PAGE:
As the COVID-19 pandemic continues, many government agencies are providing money and other support to help with pandemic related hardships. Scammers, always ready to take advantage of people in a crisis, have been stepping in with a new con. Watch out for con artists claiming to “help” you get free government aid.
How the Scam Works
A website search, social media ad, or even an unwitting friend or family member directs you to a website of a new service claiming to help you get free money from government aid programs.
These “consultants” say they can get you aid money from unadvertised government programs or programs where your application was previously denied. For example, scammers may assert that they can get you a personal loan from the U.S. Small Business Association, a government agency specifically for businesses.
To get started, all you have to do is fill out some paperwork. This typically requires sharing sensitive, personal information, such as your full name, home address, and government ID numbers. Next, the “consultant” will ask you for an upfront payment for their services. You may also be required to pay a portion of the government aid funds you receive directly to the company, which they will likely ask for up front.
Most of the time, these “consultants” don’t really have any special information on government aid programs. Instead, they are simply hoping to get your personal information and an initial payment. Once you’ve paid, the consultant will disappear and the company will become unreachable. Your money may be lost for good and your personal information could be compromised, putting you at risk for identity theft.
How to Protect Yourself from These Scams
- Research government aid programs through official channels. Visit websites that end in .gov or .ca for official information about government aid programs. Remember, government agencies don’t typically call, text, or send social media direct message without you opting into these channels.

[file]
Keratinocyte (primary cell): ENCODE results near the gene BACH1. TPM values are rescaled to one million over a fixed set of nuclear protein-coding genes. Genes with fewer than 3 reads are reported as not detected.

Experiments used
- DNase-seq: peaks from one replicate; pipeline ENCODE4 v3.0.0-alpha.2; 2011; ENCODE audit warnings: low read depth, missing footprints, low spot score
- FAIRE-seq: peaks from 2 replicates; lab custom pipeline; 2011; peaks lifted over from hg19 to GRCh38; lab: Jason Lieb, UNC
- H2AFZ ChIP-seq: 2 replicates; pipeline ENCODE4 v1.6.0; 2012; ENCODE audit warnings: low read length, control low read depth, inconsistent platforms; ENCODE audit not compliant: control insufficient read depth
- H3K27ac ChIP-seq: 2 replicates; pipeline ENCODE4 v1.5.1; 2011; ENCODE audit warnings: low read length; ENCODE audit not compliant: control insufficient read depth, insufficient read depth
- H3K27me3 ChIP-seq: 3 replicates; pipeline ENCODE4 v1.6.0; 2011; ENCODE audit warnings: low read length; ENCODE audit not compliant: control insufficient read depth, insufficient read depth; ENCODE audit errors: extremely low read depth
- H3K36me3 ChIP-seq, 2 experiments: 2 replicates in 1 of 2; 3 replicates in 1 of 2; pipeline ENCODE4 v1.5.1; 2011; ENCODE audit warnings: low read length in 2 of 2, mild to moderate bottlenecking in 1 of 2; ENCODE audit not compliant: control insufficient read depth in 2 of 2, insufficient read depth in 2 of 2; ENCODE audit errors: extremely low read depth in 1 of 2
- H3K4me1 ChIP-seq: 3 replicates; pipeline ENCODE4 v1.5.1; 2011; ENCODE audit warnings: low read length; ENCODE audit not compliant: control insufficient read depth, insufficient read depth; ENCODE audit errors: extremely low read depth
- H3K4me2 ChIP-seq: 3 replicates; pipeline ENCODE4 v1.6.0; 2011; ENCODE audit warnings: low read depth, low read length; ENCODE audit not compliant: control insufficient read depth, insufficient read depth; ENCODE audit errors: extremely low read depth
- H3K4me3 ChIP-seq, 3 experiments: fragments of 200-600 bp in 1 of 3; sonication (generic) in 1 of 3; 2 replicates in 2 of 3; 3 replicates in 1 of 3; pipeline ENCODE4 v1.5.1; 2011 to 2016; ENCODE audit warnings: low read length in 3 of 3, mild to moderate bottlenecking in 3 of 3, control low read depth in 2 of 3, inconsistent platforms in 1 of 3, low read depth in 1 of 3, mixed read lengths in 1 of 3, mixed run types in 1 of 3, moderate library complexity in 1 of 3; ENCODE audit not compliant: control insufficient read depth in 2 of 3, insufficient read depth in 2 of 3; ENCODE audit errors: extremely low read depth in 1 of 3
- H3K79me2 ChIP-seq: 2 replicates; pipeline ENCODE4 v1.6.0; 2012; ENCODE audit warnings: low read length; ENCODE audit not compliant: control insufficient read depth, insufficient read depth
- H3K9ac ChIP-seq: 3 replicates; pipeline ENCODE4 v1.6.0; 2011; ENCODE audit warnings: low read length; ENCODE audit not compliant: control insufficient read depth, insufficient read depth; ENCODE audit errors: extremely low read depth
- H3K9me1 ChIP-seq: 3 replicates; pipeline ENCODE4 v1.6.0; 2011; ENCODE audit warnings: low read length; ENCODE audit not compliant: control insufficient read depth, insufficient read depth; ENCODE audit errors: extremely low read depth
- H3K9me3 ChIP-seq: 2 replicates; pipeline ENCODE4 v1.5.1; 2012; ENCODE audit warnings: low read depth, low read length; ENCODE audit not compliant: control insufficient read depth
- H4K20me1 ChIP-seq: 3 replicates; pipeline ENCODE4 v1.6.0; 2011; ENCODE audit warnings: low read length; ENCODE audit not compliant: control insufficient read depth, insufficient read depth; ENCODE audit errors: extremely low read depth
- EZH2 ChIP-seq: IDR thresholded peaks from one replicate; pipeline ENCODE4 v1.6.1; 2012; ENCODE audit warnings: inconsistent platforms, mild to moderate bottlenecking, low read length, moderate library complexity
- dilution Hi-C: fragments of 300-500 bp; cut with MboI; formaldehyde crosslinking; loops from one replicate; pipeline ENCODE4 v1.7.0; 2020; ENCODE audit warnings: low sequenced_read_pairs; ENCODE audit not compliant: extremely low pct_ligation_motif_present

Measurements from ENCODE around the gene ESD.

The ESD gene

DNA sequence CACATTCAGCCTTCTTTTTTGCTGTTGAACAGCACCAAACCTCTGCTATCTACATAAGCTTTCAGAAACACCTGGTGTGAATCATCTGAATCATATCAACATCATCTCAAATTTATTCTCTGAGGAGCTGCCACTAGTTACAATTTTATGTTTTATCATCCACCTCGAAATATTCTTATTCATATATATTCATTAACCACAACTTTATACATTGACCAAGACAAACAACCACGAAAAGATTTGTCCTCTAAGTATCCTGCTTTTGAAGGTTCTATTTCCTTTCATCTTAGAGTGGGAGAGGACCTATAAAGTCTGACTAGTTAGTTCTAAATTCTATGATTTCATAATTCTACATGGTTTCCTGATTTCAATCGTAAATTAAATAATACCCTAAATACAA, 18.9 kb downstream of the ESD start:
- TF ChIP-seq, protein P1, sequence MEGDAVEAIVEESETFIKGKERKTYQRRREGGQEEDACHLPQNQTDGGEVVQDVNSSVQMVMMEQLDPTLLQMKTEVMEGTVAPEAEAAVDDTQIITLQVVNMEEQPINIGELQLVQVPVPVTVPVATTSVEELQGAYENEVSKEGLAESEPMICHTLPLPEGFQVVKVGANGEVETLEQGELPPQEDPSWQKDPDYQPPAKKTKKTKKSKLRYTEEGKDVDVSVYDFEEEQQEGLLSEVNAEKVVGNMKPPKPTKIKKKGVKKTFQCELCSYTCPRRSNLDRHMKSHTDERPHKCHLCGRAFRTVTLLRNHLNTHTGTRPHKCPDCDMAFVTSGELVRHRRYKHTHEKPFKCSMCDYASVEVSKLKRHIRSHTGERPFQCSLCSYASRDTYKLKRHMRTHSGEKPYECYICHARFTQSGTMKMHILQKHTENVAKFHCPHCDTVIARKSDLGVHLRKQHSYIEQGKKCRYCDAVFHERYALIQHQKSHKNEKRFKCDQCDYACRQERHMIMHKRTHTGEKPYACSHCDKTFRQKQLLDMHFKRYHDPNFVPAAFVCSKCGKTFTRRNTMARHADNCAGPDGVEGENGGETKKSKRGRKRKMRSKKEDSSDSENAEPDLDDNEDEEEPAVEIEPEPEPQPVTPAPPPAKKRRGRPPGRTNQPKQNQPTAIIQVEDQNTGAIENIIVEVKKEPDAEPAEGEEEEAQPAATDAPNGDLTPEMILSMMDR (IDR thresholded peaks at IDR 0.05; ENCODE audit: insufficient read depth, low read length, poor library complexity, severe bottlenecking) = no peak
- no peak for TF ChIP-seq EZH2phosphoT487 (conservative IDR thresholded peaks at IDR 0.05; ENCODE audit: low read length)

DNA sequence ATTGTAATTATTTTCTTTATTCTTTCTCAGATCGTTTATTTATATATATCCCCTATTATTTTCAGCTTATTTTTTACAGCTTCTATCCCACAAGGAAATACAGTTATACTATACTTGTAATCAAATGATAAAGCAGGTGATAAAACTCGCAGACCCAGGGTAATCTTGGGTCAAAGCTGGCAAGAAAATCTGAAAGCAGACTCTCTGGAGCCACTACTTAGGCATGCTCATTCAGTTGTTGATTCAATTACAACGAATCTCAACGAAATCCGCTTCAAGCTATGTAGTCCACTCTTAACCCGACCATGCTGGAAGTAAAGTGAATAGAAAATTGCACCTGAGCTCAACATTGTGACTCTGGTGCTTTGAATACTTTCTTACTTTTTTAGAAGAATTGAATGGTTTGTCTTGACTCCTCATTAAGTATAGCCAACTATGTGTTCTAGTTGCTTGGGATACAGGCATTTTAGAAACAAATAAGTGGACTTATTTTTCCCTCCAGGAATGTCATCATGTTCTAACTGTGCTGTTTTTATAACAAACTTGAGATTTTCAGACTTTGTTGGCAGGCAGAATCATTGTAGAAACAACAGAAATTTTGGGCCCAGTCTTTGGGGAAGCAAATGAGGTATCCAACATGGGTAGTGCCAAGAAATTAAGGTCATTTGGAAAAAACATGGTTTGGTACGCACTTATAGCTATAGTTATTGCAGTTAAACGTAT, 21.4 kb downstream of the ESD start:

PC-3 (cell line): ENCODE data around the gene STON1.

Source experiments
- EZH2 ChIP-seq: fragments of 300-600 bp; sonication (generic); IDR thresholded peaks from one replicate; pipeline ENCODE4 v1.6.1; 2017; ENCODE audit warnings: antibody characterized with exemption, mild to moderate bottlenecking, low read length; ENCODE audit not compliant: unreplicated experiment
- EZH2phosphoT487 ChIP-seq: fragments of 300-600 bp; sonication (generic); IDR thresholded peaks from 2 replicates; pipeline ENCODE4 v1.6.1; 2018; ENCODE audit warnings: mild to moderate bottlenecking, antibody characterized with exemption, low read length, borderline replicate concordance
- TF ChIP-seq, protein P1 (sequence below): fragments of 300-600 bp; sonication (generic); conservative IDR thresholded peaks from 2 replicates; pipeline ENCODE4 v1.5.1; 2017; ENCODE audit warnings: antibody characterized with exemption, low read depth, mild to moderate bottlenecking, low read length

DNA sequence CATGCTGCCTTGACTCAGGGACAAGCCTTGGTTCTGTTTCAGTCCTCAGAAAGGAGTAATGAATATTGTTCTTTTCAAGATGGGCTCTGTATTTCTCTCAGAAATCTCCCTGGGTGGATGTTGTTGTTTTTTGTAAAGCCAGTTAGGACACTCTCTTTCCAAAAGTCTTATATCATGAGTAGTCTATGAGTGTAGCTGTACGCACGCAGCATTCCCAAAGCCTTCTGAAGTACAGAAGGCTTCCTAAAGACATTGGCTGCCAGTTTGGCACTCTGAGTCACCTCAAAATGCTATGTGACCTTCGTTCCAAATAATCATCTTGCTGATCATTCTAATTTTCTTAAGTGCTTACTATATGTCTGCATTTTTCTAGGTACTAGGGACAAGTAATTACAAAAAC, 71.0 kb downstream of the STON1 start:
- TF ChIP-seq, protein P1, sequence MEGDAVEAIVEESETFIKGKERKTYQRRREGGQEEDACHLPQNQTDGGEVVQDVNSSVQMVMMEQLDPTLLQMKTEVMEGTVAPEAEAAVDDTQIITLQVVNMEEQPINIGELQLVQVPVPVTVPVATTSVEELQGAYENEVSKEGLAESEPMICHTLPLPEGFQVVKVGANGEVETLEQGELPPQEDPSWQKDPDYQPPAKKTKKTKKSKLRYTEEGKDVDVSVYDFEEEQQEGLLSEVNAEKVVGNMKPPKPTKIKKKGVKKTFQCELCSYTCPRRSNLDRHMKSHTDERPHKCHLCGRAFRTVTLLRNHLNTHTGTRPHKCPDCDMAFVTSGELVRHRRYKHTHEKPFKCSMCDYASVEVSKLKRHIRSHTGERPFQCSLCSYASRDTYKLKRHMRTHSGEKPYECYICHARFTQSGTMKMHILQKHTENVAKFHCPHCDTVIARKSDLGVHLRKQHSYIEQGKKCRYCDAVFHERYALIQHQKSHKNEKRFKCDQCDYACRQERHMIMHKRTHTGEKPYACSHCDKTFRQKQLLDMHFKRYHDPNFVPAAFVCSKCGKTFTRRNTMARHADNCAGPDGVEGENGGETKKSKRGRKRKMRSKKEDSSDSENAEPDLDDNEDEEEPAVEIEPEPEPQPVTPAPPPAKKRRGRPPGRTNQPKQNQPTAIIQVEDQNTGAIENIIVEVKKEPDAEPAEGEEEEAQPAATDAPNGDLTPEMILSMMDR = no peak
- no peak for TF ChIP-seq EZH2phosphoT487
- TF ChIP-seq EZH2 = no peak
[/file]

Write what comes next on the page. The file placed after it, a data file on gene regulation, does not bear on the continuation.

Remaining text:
- Never give your personal information to strangers. Even if their story is convincing, it’s never wise to share your personal information with an individual or organization you hardly know.
- Get to know a company before doing business with them. Before handing over money or your personal information, research a company and its claims. Ask yourself: Does this company have a good reputation? Are they BBB accredited and if so, what is their business rating? Does this government aid program actually exist? If a company representative gets defensive or aggressive when you ask questions to verify their claims, don’t do business with that company.
- Beware of promises that sound too good to be true. Scammers are experts at pitching services and products that will miraculously solve all of your problems, be skeptical. Double check their claims before you agree to pay for their services or share your personal details.
For More Information
To learn more about common COVID-19 scams and how to avoid them, visit the BBB tips on COVID-19 (coronavirus) webpage.
If you’ve been approached by scammers who claimed to be financial aid consultants, report your experience on the BBB.org/ScamTracker. Your report will help other consumers to stay alert and avoid falling prey to scammers.
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